Power basketball club head into tonight’s game four in the National Basketball League (NBL) final against City Oilers, with their backs against the wall, writes JOHN VIANNEY NSIMBE.
Paul Odong, Power’s shooting guard, commonly known as MacGyver realizes that with this year’s NBL finals locked at 2-1 in favour of City Oilers, there will be no room for error tonight. Power and Oilers meet again in a crucial game four, where the former must win to level the series, otherwise an Oilers win gives them a license to a sixth successive championship.
Odong said, “Playing Oilers is a tough call always. They are so strong mentally and unbreakable like they have shown in game two and three. But the fact that we beat them 85-66 in game one, means we can demystify their sense of invincibility.”
This is the third final Odong is playing against Oilers. And in his mind, he feels this is the weakest the five-time defending champions have been. Therefore, he would not accept taking another defeat.
In addition, Odong reasoned that the current Power side is strong, deep and technically good, and so there should be no reason they are second best in the series. Odong also denied suggestions that there is a fear factor in them, when they face Oilers in the play-offs.
Despite Odong’s conviction, Power are currently second best. They have failed to repeat the performance they put up, when they blew Oilers away in game one. This has left their fans bewildered. Odong said, “Oilers have out-competed us in almost every aspect of the game, especially in terms of rebounding. That has enabled them collect many second chance points.”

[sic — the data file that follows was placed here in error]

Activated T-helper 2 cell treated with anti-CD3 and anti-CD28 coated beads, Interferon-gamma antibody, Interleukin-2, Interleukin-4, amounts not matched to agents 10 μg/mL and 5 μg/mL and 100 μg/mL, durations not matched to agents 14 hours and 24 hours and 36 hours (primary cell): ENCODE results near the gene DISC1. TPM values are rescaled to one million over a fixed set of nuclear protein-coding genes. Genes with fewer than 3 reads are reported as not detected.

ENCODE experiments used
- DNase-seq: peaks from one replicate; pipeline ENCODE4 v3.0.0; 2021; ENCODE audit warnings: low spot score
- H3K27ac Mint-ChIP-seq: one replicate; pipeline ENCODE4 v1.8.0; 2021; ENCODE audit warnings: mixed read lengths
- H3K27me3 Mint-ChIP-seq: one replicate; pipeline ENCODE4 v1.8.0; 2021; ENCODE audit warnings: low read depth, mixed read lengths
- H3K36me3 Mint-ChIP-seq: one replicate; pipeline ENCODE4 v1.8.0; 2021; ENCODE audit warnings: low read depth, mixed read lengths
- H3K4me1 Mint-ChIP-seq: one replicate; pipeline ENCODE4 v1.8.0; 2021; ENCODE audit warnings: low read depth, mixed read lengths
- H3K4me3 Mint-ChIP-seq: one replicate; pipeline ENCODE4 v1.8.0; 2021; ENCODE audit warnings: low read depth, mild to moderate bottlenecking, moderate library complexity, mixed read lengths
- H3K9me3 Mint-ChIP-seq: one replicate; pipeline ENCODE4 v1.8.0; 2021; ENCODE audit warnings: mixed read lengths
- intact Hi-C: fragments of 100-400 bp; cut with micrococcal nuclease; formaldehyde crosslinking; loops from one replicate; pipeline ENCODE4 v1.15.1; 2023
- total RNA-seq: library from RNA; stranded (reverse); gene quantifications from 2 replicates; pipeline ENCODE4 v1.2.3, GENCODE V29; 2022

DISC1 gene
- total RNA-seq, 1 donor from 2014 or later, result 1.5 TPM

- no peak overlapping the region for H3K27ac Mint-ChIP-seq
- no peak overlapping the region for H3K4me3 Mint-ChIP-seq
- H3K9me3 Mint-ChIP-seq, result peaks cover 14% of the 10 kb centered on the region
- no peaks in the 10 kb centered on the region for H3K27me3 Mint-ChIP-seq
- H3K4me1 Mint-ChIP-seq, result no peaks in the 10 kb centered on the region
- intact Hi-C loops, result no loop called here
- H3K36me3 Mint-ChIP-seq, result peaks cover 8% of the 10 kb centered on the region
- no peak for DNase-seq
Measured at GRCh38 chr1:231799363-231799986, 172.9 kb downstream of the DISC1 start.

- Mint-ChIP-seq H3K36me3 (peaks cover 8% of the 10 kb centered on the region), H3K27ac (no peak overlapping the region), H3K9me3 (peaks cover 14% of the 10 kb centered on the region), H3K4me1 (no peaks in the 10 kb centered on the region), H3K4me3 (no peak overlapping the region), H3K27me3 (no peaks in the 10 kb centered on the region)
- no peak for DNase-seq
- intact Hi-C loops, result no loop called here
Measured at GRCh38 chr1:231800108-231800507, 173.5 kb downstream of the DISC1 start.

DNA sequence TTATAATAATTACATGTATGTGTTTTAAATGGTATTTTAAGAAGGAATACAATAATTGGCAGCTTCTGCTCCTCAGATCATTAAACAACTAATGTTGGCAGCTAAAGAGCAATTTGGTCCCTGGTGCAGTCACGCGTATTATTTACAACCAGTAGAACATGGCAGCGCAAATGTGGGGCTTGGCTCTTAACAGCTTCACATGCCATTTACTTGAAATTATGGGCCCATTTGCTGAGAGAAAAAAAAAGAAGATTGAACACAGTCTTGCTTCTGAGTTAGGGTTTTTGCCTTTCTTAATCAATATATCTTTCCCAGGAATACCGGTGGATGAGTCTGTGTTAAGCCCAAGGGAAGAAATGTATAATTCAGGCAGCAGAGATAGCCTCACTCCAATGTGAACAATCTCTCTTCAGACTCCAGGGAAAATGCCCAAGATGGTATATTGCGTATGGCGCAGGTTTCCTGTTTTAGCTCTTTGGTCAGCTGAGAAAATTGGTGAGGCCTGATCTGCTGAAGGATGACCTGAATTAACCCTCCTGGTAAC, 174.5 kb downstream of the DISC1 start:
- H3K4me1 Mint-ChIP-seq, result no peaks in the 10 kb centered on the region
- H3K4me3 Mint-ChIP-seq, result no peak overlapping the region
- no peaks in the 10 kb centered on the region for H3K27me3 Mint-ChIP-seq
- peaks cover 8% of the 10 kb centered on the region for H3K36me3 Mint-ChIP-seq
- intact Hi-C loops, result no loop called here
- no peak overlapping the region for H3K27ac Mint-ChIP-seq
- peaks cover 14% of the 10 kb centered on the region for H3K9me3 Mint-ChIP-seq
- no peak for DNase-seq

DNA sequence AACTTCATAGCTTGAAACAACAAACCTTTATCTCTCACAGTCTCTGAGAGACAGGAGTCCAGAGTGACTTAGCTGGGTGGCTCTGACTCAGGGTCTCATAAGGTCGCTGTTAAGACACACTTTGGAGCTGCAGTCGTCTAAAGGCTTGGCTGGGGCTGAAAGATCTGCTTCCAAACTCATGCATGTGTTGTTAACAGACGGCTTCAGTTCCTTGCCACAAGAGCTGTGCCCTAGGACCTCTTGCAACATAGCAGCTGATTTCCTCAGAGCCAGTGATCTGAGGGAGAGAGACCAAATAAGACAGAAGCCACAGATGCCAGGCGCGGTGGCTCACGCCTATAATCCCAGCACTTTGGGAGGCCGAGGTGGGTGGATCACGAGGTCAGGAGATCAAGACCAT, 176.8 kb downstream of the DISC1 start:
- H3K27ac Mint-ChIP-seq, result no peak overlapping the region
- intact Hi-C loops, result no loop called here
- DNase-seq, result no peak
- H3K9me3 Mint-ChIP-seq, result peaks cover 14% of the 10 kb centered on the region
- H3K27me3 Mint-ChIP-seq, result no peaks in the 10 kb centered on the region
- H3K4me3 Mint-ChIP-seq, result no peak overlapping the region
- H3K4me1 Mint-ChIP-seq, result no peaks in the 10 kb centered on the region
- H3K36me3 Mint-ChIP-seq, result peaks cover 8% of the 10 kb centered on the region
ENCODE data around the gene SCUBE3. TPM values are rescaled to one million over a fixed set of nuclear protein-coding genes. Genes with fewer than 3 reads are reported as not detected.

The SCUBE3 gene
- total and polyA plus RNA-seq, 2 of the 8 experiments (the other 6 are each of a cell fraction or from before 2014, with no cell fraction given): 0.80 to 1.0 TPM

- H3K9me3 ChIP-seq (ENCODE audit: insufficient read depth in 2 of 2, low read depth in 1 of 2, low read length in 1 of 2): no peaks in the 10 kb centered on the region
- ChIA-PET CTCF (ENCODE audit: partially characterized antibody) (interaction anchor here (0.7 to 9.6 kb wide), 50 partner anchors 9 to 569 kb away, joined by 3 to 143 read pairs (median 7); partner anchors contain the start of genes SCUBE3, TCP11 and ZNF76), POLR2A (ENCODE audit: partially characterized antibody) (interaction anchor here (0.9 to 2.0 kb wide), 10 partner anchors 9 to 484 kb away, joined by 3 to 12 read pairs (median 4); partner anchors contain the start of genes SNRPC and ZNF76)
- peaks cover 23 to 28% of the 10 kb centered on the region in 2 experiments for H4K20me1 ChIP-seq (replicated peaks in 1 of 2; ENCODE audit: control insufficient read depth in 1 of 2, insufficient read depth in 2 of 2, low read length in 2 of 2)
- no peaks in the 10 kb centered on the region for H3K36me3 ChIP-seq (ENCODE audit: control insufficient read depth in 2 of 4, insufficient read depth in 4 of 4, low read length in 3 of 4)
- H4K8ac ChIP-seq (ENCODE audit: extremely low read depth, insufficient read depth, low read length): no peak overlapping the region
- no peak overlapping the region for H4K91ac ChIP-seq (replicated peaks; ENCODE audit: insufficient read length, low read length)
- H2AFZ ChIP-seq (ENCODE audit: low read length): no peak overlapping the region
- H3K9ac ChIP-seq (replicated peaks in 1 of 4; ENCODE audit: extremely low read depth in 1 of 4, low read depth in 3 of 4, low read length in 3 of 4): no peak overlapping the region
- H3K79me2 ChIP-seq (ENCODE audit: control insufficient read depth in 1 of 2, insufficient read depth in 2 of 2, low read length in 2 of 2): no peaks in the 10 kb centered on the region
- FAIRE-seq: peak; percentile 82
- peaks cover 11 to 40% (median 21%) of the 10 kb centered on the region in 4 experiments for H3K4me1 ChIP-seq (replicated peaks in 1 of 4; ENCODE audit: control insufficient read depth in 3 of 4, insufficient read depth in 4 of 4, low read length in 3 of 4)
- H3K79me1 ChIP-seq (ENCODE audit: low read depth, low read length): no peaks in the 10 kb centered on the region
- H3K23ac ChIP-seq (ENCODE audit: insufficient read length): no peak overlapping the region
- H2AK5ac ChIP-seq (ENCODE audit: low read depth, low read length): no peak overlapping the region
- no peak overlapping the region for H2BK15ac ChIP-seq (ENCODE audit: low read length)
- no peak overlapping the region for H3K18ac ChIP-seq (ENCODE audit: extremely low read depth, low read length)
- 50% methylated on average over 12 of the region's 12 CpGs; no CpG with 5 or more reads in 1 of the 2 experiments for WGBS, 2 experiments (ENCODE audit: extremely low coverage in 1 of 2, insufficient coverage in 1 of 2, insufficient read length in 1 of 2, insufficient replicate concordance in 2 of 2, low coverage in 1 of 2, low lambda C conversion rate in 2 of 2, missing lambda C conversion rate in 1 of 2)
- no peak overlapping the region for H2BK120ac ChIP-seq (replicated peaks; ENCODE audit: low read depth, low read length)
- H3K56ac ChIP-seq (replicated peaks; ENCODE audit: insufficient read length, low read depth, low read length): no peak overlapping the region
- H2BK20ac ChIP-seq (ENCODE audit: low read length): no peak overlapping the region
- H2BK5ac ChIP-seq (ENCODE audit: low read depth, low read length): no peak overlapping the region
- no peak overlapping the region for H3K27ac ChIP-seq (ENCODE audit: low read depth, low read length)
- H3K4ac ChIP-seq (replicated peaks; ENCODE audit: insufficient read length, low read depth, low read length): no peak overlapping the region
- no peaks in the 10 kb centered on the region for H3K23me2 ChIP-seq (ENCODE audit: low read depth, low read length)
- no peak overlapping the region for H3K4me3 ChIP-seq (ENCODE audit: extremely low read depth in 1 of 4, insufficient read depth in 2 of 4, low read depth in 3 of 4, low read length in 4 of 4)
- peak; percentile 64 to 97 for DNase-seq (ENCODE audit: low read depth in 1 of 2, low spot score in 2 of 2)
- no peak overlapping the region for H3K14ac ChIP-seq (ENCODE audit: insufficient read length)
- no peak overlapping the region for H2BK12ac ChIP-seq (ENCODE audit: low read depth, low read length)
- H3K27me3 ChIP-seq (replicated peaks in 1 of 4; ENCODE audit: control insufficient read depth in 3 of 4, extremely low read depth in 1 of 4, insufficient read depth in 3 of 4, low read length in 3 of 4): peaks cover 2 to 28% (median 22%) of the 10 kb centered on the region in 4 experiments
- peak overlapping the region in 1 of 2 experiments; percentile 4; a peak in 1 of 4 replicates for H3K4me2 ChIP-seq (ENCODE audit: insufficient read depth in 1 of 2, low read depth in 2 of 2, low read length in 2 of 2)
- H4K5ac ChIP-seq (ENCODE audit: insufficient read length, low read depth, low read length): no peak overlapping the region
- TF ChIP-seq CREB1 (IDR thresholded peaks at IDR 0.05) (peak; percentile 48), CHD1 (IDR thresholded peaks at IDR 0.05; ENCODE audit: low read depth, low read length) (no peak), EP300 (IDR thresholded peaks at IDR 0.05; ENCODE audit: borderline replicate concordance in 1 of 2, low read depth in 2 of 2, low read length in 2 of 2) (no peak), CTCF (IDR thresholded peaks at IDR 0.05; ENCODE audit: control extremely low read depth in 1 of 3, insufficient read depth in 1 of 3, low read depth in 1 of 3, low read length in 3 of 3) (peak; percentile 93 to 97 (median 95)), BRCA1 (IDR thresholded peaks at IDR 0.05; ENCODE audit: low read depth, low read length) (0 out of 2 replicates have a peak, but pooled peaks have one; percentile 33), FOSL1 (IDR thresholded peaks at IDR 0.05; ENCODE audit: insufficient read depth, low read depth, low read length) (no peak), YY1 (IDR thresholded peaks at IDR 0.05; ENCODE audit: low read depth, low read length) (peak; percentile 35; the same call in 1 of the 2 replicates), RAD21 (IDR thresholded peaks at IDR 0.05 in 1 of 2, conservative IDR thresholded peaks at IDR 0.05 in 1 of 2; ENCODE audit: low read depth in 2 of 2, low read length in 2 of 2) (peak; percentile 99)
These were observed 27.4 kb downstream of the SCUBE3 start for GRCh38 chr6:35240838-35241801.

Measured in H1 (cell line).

But an examination of the rebounding figures, in game one, Power had 42 rebounds against Oilers’ 36. That difference hardly justifies the 19 point gap upon the final whistle. In addition, in game three on Sunday, Power had 54 rebounds against Oilers’ 50. Yet, Oilers won the game 77-68.
Only in game two last Friday, was there a huge gap, with Oilers picking 35 rebounds against Power’s 19, although the final scoreline was 78-71 in favour of Oilers. Just may be, as Oilers’ small forward, Stephen Omony said after game three, the key difference between them and Power, has been their effectiveness in critical moments. While Power missed many easy baskets, 8 against 6 in game two, in game one and three, they fluffed scoring chances 17 times apiece. Odong said, “We have to execute our game plan better than they do theirs.”
Breaking down Oilers’ defence has been a problem for Power, which appears to be getting stronger by the series. One may wonder whether the nasty hand injury suffered by Oilers’ Jonathan Egau at the hands of Power’s Phillip Ameny is part of the strategy to weaken the opponent.
You see, Egau’s wrist was fractured, hence ruling him out of the series, meaning that Oilers are now a man short. But Odong came out to vehemently deny that there was anything sinister by his team-mate Ameny in injuring Egau: “It is unfortunate, that Egau got injured. But I want to assure you, although Oilers are our rivals on court, we are good friends off it. In fact, we even have drinks together. But we all wish Egau a speedy recovery.”
Meanwhile, Odong started the series with 12 points in game one, then 13 in game two, before a paltry 3 in game three. Yet he is a key player for Power. His two quick three-point shots in game one dampened Oilers’ belief, when they tried to fight back.
And like in the MacGyver 1985 television series (after which Odong is nicknamed), Odong must bounce back (he promised to) like the legendary Richard Dean Anderson used to in the series, with an exceptional performance tonight, to save Power’s blushes.